Celeste Saulo, Secretary General, WMO, welcomed the IPCC’s commitment to improving regional and gender balance, which she said is firmly aligned with WMO’s approach. Noting that 2023 was Earth’s warmest year by a large margin and that 2024 could be even warmer, Saulo highlighted WMO’s Early Warnings for All initiative to ensure full coverage of early warning systems by 2027 and the IPCC’s role in making the case for such investment. She expressed trust that the Panel would decide on an ambitious, meaningful, and realistic programme of work for the AR7 cycle.

Simon Stiell, UNFCCC Executive Secretary, said that COP 28 is widely viewed as marking the “beginning of the end” for fossil fuels. He said the IPCC can take a lot of credit for how far the world has come, emphasizing the Panel’s critical role in establishing the goal to keep global warming to no more than 1.5º C and guiding the path forward. He added that the IPCC’s comprehensive inputs by early 2027 would be invaluable to inform the second global stocktake (GST-2), which is scheduled to conclude in 2028, and highlighted upcoming updates to countries’ nationally determined contributions (NDCs) in 2025. Observing that aligning IPCC and UNFCCC timelines can speed action on climate change, he exhorted the Panel to “move forward with determination and unity.”

Fatma Varank, Deputy Minister of Environment, Urbanization and Climate Change, Türkiye, underscored the importance of the Paris Agreement, saying that Türkiye is experiencing negative impacts of climate change, including floods, forest fires, and droughts. She highlighted the importance of resilient and livable cities and said Türkiye would like to see more women and young authors participating in the IPCC’s seventh assessment cycle.

Chair Skea then introduced the provisional agenda (IPCC-LX/Doc.1, Rev.1), which was approved (Decision IPCC-LX- 1). The Panel also approved the draft report of the 59th session (IPCC-LX/Doc. 8) (Decision IPCC-LX- 2).

IPCC Trust Fund Programme and Budget

Chair Skea opened this agenda item on Tuesday. Highlighting the importance of establishing a Financial Task Team (FiTT) for the new assessment cycle early in the meeting, Chair Skea explained that such a team would comprise two Co-Chairs and four core team members from governments represented on the IPCC Bureau, as set out in the Financial Procedures for the IPCC.

The IPCC established the FiTT, with Kenya and Australia as Co-Chairs and core team members from Bahamas, Norway, Saudi Arabia, and the US.

Budget for the years 2023, 2024, 2025, and 2026: The Secretariat reported on the income, expenditure and budget of the IPCC (IPCC-LX/Doc. 2). Chair Skea added that, as previously agreed, Bureau meetings will alternately take place online and in-person. Noting that multi-year pledges are helpful, Chair Skea asked countries to make their 2024 contributions.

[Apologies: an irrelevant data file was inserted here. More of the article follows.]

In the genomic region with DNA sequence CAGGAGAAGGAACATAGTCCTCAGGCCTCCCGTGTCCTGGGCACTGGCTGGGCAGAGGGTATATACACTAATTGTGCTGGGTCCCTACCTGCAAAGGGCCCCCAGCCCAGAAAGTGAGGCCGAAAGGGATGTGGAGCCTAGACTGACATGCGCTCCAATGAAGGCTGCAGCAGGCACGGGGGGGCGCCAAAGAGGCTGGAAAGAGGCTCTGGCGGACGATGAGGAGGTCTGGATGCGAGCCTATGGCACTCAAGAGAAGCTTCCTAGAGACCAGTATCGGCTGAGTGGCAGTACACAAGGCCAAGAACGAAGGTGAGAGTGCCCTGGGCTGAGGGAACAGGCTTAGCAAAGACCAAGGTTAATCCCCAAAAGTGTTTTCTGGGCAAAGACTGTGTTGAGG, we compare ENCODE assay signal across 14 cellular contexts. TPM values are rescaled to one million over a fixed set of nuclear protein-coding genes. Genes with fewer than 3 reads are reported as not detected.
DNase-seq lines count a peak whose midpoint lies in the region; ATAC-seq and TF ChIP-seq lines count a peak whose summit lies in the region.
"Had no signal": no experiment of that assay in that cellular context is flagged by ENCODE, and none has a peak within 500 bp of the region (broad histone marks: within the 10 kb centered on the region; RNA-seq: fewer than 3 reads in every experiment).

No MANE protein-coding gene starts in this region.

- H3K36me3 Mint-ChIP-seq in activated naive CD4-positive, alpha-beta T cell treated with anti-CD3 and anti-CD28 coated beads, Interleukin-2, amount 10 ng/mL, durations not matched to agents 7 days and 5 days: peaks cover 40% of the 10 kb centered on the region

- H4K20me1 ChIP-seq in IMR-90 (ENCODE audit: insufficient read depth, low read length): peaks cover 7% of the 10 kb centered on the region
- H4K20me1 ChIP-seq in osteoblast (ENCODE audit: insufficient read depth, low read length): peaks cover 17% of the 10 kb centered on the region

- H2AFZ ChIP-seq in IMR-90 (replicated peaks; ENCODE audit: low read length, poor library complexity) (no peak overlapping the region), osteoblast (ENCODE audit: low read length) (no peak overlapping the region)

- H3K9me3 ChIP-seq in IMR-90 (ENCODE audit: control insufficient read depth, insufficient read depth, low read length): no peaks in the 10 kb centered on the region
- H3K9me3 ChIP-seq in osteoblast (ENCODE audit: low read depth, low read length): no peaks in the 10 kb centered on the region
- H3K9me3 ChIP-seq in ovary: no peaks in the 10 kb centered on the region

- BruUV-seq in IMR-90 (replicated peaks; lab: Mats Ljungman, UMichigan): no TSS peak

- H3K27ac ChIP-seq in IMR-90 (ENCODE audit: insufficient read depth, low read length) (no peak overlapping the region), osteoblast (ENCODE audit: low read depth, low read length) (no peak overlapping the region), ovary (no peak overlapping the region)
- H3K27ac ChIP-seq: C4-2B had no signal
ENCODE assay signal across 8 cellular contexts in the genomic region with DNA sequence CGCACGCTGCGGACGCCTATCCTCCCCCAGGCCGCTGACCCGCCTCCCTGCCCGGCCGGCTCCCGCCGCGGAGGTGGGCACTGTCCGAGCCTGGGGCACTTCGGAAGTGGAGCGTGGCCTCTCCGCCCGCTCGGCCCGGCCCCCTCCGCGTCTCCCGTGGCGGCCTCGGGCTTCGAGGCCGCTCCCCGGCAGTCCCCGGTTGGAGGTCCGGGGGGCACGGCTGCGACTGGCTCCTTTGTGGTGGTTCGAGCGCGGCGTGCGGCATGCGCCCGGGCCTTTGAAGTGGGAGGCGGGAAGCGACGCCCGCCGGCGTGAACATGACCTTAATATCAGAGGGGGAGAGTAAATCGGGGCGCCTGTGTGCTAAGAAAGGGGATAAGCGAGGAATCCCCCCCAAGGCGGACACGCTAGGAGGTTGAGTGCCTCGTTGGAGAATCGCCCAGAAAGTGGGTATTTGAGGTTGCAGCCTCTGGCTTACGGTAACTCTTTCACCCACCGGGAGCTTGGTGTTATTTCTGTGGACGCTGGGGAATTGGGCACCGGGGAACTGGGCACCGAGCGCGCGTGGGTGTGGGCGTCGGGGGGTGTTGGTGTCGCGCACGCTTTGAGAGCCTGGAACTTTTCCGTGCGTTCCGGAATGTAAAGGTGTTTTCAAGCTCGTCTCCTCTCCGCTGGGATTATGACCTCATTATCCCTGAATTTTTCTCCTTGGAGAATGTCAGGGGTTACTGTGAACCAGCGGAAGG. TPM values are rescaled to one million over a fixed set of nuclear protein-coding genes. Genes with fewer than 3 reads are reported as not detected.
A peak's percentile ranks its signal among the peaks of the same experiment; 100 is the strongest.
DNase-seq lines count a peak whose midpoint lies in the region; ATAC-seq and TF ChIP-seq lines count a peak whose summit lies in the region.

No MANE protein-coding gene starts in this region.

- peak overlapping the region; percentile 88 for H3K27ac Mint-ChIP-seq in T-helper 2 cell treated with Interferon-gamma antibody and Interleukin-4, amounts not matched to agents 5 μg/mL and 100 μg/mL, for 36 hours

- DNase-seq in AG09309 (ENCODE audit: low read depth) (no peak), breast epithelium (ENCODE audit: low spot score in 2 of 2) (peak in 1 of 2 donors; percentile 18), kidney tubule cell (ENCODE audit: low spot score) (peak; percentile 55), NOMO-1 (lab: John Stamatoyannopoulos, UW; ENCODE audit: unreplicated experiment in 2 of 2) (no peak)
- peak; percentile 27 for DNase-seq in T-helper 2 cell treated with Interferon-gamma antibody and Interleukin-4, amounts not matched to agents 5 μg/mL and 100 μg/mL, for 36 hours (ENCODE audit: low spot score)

SAUDI ARABIA sought clarification on: budget decreases related to travel; Secretariat staffing needs in the seventh assessment cycle; and a report on travel-related GHG emissions associated with IPCC meetings.

The FiTT met several times during the session. On Saturday morning, the FiTT Co-Chairs presented the group’s findings and a range of recommendations for approval, including on: contributions to the Data Center; science editors and translations; Secretariat staffing, including two new positions; and extension of participation by developing countries in the IPCC. They also presented a revised 2023 budget and a proposed budget for 2024, as well as a forecast 2025 budget and indicative 2026 budget.

The Panel approved the IPCC Trust Fund Programme and Budget for the years 2023, 2024, 2025 and 2026, as presented (Decision IPCC-LX-10).  

Any other matters: On Tuesday, Mxolisi Shongwe, IPCC Secretariat, reported on Financial Implications and Estimates Associated with Travel-related Carbon Emissions of Holding Physical, Virtual and Hybrid Meetings (IPCC-LX/Doc. 12). He noted a preliminary analysis demonstrating the lower cost and reduced carbon footprint of virtual meetings during the COVID-19 pandemic, compared with in-person meetings. He further highlighted, inter alia: the potential for hybrid meetings; the impact of optimal venue selection, with reduced interpretation expenses and lower rental costs; and the possibility of establishing carbon reduction targets and carbon offsetting.

IPCC Vice-Chair Ladislaus Chang’a, supported by EGYPT, KENYA, SOUTH AFRICA, INDIA, ALGERIA, THE GAMBIA, VENEZUELA, CHAD, BRAZIL, CUBA, MOROCCO, NIGER, IRAQ, TÜRKIYE, BHUTAN, NIGERIA, UKRAINE, BURUNDI, SENEGAL, ARGENTINA, SOMALIA, ETHIOPIA, ZIMBABWE, and CHINA, stressed the importance of effective participation and inclusiveness, and expressed concern about the challenges faced by developing countries participating in virtual meetings, including connectivity issues.

EGYPT highlighted the importance of in-person meetings for regional group coordination and called for at least two representatives from each country to attend major meetings. BURUNDI drew attention to the drop in participation by developing countries during the COVID-19 pandemic and underscored the importance of in-person meetings for the exchange of experiences among those in the Global South.

CHILE noted that virtual meetings are often conducted on top of regular office work, and to reduce carbon footprints, suggested hybrid meetings with limited in-person participants. PAKISTAN, UKRAINE, GERMANY and many others underscored flexibility and called for exploring hybrid formats to broaden inclusivity, including so that additional delegation members can participate from home.